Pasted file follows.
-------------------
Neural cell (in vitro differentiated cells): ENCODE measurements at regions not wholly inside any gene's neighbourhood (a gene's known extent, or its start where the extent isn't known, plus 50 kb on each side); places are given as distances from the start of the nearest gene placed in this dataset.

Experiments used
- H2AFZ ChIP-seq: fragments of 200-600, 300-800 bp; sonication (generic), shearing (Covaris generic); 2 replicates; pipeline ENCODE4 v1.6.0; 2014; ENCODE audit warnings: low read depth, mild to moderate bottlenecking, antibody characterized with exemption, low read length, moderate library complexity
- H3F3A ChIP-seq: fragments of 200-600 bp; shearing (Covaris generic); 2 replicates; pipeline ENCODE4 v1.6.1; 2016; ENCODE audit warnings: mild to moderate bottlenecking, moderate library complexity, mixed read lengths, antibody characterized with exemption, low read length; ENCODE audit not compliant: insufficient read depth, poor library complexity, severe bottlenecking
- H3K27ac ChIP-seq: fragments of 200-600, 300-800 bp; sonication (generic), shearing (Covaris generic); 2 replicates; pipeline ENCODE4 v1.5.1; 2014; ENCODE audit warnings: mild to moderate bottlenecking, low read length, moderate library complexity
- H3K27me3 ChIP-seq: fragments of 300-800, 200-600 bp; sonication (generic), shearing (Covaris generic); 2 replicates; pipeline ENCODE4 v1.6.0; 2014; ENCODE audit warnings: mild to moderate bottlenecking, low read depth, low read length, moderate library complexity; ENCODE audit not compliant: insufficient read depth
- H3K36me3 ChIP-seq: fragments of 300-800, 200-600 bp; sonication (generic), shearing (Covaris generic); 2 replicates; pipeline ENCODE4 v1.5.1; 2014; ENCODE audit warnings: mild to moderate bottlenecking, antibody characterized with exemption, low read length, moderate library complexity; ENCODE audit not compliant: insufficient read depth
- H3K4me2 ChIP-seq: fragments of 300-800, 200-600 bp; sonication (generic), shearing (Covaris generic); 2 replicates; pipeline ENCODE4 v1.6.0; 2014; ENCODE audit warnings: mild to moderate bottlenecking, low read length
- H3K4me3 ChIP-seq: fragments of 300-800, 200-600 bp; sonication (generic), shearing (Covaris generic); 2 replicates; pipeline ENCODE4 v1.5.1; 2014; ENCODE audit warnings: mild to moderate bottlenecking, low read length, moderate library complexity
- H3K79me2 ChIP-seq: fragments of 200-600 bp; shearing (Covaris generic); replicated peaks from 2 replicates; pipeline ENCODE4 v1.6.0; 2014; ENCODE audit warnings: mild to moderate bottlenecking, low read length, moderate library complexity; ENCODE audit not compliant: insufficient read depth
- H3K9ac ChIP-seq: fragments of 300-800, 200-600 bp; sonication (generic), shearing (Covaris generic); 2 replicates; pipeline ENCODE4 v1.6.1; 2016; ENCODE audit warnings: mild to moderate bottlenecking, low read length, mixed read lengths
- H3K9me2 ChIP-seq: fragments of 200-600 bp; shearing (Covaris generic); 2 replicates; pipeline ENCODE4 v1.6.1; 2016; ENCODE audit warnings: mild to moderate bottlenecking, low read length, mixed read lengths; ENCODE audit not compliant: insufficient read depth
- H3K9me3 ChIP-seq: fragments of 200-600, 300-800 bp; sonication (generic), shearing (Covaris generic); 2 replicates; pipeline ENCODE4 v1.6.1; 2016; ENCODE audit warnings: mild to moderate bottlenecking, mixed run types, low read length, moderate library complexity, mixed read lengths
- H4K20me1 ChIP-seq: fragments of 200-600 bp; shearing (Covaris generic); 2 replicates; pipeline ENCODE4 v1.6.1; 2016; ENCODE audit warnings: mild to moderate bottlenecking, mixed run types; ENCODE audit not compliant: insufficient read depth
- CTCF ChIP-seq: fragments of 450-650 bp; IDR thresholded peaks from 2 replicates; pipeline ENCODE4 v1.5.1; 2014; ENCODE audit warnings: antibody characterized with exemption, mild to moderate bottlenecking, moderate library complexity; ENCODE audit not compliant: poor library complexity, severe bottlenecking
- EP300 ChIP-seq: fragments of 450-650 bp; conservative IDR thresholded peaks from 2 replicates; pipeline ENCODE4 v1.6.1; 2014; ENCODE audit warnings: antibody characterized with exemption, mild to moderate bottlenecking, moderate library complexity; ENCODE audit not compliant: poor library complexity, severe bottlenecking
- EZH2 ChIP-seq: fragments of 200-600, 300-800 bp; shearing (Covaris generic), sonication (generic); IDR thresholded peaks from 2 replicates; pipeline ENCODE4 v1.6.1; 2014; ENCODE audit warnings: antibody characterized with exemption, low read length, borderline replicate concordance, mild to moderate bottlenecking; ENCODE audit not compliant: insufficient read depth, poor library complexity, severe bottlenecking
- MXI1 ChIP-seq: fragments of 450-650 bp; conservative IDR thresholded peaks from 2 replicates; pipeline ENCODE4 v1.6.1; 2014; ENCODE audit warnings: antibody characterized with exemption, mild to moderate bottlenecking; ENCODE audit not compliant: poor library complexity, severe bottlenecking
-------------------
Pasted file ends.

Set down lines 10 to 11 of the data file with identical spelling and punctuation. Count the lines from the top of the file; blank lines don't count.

- H3K79me2 ChIP-seq: fragments of 200-600 bp; shearing (Covaris generic); replicated peaks from 2 replicates; pipeline ENCODE4 v1.6.0; 2014; ENCODE audit warnings: mild to moderate bottlenecking, low read length, moderate library complexity; ENCODE audit not compliant: insufficient read depth
- H3K9ac ChIP-seq: fragments of 300-800, 200-600 bp; sonication (generic), shearing (Covaris generic); 2 replicates; pipeline ENCODE4 v1.6.1; 2016; ENCODE audit warnings: mild to moderate bottlenecking, low read length, mixed read lengths